Terrorist tyke? TSA pats down toddler in wheelchair (VIDEO)
The officer did not even allow the parent to come near his child or touch him.
“I was told I could not touch him or come near him during the process," reports the farther, who says his son was “trembling with fear” and wanted him “to hold his hand and give him a hug”.
The family “had to pretend everything was “ok” so the boy wouldn’t panic.
It all started when a family of six fell under suspicion at Chicago’s O'Hare Airport (ORD). They were then forced into a sequestered area for inspection, where a TSA officer said he wanted to check the small child out.
The officer even proposed going to a private screening area to frisk the child if the father refused to lift up the boy’s shirt.
The officer search for explosives led him to swab the boy’s back, palms, and feet, as well as the wheelchair’s armrests.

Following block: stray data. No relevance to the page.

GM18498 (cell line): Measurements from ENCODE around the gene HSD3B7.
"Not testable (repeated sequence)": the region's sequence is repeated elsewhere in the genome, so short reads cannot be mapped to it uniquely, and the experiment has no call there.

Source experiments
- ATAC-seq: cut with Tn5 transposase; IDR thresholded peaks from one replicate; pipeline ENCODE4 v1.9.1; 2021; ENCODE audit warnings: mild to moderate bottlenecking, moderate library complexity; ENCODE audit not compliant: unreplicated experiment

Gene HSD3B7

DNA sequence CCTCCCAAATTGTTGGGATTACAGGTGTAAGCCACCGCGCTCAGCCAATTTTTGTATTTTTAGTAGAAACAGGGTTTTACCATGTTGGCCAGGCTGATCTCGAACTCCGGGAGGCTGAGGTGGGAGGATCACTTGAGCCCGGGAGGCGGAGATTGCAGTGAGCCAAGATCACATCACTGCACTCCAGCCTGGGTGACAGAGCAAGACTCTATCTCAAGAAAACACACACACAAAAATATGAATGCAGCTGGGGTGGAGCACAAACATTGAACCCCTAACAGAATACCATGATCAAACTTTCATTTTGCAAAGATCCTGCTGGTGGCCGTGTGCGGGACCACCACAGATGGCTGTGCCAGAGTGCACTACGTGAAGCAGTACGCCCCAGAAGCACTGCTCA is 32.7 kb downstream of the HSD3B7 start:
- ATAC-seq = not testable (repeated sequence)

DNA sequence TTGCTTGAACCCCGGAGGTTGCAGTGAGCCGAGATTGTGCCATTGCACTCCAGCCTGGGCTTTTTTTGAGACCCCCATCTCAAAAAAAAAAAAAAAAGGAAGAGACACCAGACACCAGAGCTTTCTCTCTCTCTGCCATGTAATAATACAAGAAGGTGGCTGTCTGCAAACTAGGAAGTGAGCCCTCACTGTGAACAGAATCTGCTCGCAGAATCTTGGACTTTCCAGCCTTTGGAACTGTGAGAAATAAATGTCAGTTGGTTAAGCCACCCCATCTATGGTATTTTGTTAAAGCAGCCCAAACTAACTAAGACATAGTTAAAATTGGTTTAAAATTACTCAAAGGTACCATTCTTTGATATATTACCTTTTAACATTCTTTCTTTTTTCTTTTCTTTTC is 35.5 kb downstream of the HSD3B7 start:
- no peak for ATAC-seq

Unlike his farther, who had to pretend nothing out of the ordinary was going on, the boy freely expressed his vivid disgust with the search.
The father of the understandably confused boy did his best to explain that the TSA officer needed to check them before they could get on the plane.
The farther shared that during the procedure, he was hoping “someone with a brain” and “in a position of authority” would come by and stop the insane formality of checking a toddler for explosives. “Apparently, there are a lot of children in wheelchairs being used to bring down planes,” he wrote.
The family that fell under suspicion at O’Hare consists of two children, two parents and two grand parents. The father said they were headed for a Disney vacation before the incident occurred.
The arbitrary actions of the Transportation Security Administration of the US have increasingly taken the spotlight in recent years. Apart from a wave of complaints from passengers who have fallen victim to its over the top security measures, the TSA is known for being notoriously ineffective.
In an annual report, an agency with an $8 billion budget admits they made a few arguably-alright finds in 2011.